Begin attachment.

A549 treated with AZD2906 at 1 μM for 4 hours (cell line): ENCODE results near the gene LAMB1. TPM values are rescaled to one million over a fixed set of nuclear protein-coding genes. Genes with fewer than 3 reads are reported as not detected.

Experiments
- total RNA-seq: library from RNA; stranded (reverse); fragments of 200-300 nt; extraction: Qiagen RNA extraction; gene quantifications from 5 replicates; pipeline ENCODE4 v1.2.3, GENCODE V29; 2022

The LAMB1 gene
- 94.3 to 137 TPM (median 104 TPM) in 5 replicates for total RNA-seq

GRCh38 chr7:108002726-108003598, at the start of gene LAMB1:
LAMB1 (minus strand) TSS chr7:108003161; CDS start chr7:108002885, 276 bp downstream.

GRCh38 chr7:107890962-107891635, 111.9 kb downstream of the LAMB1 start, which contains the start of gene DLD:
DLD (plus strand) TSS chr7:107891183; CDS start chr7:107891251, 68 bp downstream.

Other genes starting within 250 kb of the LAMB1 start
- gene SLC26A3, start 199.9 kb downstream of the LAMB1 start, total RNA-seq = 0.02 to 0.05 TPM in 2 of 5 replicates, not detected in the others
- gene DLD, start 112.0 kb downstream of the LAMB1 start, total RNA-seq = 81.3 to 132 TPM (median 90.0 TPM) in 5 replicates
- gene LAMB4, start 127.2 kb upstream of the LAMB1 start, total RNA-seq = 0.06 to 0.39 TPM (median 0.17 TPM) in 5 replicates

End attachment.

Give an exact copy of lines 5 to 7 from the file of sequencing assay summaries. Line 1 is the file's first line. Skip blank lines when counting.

- 94.3 to 137 TPM (median 104 TPM) in 5 replicates for total RNA-seq

GRCh38 chr7:108002726-108003598, at the start of gene LAMB1:
LAMB1 (minus strand) TSS chr7:108003161; CDS start chr7:108002885, 276 bp downstream.